Yahoo said it is considering the sale of Kelkoo, its online shopping comparison service, only three-and-a-half years after it acquired the company for €475m ($672m).
The move, reported by the FT last night, comes as Yahoo is struggling to redefine its business strategy, and after evidence that Kelkoo hasn’t performed to expectations.
The Kelkoo purchase was another one of those “What were you thinking?” moments, when industry experts were widely perplexed at why Yahoo had paid so much for what many considered the king of spam, a second rate service that bought most of its traffic from other search engines such as Google.
The news comes a day after eBay, another Silicon Valley company, admitted that its Internet phone company Skype, has performed badly. Like Yahoo’s deal with Kelkoo, eBay’s purchase of Skype for $4.1 billion was another one of these deals made by a company desperate to show some sort of long-term growth strategy, but where the company failed to articulate how the acquisition would make it money. Apparently its time for companies to take their lumps, now that others are doing it.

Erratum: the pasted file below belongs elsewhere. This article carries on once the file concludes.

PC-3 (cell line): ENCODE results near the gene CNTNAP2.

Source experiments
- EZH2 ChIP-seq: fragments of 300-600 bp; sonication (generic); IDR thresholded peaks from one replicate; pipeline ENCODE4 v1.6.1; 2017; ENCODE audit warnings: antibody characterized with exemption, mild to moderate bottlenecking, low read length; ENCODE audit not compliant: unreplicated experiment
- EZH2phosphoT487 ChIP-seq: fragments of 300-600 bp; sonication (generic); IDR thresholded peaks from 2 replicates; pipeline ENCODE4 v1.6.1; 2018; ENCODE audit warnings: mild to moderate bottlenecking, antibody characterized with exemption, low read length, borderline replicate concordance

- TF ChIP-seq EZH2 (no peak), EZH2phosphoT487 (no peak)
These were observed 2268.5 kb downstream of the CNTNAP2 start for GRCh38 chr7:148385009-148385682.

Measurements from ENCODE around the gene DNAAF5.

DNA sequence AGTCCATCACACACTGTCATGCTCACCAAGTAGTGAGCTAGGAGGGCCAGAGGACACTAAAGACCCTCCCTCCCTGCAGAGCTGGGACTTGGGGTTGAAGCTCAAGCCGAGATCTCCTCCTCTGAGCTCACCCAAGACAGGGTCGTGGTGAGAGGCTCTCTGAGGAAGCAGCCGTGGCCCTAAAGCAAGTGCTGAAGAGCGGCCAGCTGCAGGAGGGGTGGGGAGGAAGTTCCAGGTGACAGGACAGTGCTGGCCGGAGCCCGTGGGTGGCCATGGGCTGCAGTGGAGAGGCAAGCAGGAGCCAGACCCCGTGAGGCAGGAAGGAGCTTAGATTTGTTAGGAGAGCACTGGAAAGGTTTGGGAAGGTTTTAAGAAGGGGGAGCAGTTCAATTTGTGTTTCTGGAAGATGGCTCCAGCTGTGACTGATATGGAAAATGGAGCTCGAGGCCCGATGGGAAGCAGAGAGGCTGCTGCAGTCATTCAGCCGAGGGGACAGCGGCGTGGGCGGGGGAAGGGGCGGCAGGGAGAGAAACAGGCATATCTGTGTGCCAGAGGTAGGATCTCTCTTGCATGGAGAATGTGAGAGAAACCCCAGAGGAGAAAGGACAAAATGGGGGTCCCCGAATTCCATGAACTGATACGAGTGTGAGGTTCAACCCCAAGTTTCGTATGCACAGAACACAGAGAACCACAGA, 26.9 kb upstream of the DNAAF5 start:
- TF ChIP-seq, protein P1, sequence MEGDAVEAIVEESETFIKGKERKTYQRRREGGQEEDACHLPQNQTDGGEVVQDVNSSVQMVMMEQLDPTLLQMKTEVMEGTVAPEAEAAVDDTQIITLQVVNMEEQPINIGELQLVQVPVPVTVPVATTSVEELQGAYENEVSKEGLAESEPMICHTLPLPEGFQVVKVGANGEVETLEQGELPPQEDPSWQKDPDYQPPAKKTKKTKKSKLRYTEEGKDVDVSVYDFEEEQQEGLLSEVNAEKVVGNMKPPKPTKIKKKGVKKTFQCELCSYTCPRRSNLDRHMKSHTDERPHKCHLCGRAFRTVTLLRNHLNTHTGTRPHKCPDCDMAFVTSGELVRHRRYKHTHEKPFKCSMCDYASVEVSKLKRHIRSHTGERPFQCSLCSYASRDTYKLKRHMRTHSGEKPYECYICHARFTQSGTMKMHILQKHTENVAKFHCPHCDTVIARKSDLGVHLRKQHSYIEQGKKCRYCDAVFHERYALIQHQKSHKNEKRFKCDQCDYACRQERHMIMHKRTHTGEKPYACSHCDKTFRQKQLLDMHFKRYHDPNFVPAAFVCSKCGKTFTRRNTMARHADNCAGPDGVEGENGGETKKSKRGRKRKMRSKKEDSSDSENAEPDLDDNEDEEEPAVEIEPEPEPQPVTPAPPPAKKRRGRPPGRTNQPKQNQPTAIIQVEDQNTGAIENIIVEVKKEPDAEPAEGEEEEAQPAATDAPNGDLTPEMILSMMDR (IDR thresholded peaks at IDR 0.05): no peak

Before the Yahoo purchase in 2004, Kelkoo was paying for ads on Google’s search engine — so that people searching for a refrigerator, for example, would see a Kelkoo ad for refrigerators beside Google’s search results, and click through to Kelkoo’s site. It was great at getting traffic, but its results were poor. People thought Yahoo had way overpaid.
Yahoo hasn’t disclosed revenue numbers for Kelkoo since the acquisition, but it hasn’t made much headway in Europe, where the Paris-based company was supposed to help Yahoo expand. In fact, it appears to have lost momentum against its rivals, such as Google. Google was the most visited internet site across most European countries in June, followed by Microsoft and then Yahoo, according to comScore, the traffic measurement company.
Yahoo tried to integrate Kelkoo’s offering with its other search marketing property, Overture, but the effort never went anywhere. Yahoo’s large base of advertising clients never saw any reason to use Kelkoo. Two big competitors have overshadowed it. Shopping.com has remained a front-runner in the U.S. And in Europe, a Swedish company named Pricerunner, bought by Valueclick, has won customers from Kelkoo. For example, Kelkoo had powered search for MSN in the UK, but Pricerunner stole that account.
The move also comes amid speculation that Yahoo has talked with Google about pulling out of the search engine game altogether and letting Google handle its search business.
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